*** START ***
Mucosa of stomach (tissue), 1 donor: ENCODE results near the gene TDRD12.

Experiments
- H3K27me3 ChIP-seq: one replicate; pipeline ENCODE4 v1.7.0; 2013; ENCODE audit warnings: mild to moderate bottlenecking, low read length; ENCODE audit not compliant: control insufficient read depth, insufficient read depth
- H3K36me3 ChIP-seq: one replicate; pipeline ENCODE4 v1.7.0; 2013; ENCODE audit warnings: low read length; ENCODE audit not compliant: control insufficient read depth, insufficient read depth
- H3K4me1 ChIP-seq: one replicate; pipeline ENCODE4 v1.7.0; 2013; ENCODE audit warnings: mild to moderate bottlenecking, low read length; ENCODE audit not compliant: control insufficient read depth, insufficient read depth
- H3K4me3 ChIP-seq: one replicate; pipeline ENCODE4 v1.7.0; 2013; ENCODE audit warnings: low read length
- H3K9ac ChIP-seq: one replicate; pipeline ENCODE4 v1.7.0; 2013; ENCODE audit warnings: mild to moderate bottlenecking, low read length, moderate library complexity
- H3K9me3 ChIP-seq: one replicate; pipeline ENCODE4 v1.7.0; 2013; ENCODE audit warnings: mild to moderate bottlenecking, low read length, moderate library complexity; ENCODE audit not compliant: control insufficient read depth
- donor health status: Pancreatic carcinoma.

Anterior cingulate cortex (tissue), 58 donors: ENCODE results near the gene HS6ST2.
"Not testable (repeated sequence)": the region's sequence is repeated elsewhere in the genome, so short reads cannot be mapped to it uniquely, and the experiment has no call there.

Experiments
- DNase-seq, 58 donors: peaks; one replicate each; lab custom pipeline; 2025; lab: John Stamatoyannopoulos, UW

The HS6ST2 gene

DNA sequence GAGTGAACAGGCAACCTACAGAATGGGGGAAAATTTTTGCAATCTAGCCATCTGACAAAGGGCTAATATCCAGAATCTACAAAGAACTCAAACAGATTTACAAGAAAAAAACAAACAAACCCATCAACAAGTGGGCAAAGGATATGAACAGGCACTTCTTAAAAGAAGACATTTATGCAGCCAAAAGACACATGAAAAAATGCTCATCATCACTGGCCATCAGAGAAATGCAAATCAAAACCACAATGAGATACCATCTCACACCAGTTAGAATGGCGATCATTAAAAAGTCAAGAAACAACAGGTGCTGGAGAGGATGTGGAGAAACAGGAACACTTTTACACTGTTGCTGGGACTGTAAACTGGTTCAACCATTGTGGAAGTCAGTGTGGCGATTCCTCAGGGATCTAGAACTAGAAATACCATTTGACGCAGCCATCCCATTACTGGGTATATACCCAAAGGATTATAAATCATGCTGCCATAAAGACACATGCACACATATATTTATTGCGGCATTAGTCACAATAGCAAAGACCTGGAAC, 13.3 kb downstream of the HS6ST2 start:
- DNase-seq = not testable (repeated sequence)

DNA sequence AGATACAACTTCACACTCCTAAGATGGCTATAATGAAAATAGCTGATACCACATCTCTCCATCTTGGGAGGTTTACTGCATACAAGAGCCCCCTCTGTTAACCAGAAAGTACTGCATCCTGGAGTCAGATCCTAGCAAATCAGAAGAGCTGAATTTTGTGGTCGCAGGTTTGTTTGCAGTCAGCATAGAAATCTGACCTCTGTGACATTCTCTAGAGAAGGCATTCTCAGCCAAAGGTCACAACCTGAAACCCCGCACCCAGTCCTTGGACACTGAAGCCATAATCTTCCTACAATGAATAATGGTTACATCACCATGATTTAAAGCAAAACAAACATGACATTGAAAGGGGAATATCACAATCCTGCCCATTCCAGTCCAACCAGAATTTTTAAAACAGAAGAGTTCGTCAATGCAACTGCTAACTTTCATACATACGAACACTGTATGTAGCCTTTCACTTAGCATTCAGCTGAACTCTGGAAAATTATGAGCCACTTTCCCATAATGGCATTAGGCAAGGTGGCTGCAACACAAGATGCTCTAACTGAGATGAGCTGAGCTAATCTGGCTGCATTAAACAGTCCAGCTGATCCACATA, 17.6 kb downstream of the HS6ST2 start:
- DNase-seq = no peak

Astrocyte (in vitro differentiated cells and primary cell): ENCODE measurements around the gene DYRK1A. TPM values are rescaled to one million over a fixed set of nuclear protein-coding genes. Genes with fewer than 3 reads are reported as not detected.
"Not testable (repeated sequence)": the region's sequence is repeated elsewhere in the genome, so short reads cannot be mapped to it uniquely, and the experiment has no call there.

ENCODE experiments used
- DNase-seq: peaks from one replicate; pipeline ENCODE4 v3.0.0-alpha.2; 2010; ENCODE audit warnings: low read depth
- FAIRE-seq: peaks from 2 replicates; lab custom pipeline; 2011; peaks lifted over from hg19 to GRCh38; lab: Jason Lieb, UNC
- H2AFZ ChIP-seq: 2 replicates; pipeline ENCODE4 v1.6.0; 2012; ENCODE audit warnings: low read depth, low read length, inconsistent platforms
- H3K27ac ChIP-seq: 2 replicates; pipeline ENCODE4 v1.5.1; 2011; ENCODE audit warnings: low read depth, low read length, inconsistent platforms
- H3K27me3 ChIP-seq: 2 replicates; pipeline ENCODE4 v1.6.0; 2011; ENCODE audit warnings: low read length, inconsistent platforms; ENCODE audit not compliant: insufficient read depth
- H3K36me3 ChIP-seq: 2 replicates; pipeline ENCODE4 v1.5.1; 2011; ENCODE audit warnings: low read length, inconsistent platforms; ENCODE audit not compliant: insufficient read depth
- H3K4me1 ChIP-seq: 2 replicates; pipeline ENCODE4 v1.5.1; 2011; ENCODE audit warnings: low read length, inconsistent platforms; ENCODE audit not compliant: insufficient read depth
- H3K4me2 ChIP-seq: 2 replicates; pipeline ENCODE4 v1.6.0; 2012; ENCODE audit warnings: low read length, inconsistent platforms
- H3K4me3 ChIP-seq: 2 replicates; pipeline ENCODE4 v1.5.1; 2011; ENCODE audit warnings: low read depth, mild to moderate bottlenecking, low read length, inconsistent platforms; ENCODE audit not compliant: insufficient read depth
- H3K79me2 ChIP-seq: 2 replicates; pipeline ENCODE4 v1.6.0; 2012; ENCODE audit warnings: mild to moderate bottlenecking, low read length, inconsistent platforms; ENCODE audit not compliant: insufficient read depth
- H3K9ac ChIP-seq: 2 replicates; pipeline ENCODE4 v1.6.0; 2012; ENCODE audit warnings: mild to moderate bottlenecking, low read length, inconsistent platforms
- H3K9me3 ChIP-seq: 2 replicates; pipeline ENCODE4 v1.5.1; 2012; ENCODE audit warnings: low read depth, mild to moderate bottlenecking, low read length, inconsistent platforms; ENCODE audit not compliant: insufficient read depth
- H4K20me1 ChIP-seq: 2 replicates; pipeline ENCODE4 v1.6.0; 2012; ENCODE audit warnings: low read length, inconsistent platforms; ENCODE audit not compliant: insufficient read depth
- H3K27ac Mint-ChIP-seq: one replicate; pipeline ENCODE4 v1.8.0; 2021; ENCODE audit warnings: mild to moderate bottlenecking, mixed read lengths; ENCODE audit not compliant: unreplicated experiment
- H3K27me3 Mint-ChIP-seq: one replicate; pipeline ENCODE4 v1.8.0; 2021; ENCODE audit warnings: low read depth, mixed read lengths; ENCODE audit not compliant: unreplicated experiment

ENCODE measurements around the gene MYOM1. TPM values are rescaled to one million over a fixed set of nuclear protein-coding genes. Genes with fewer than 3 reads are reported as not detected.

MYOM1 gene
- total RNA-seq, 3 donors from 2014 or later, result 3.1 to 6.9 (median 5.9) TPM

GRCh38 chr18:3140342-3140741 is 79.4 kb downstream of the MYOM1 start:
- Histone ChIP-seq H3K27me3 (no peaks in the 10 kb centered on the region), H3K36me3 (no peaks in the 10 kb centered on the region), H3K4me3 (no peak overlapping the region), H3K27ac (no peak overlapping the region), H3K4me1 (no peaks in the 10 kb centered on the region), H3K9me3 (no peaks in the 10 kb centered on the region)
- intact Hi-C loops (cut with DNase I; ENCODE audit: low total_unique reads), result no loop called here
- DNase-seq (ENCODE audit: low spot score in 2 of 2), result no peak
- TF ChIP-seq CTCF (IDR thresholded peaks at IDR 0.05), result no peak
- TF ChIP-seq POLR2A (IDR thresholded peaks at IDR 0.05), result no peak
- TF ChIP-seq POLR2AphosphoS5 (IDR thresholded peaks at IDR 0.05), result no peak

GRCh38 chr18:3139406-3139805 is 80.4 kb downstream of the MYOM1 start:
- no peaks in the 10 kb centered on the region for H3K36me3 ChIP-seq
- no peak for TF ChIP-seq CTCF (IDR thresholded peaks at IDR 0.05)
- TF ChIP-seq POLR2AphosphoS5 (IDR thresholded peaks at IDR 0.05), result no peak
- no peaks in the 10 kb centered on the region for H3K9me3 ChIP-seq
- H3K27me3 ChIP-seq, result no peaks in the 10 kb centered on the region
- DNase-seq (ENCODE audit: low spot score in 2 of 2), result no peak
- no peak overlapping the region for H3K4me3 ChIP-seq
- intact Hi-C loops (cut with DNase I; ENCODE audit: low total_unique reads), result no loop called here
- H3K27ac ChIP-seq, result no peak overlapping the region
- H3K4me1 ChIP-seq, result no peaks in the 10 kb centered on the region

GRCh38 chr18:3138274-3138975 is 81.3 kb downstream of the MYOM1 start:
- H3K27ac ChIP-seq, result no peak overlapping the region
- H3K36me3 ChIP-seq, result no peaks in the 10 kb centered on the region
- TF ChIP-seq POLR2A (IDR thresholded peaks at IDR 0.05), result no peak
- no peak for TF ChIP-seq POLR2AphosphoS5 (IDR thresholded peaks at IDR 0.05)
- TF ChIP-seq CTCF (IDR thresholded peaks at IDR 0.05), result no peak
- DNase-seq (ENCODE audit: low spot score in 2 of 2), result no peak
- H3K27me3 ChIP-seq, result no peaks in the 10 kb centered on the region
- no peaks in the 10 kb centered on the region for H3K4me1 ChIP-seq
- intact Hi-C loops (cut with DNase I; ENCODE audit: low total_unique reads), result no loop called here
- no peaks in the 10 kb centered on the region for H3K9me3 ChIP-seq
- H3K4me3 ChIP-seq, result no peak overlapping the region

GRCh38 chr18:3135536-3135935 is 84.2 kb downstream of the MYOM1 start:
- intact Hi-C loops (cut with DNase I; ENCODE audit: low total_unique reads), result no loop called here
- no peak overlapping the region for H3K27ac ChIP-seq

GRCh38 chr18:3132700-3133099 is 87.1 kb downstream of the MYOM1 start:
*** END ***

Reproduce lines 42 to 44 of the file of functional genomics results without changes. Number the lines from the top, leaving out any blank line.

- intact Hi-C loops (cut with DNase I; ENCODE audit: low total_unique reads), result no loop called here
- DNase-seq (ENCODE audit: low spot score in 2 of 2), result no peak
- TF ChIP-seq CTCF (IDR thresholded peaks at IDR 0.05), result no peak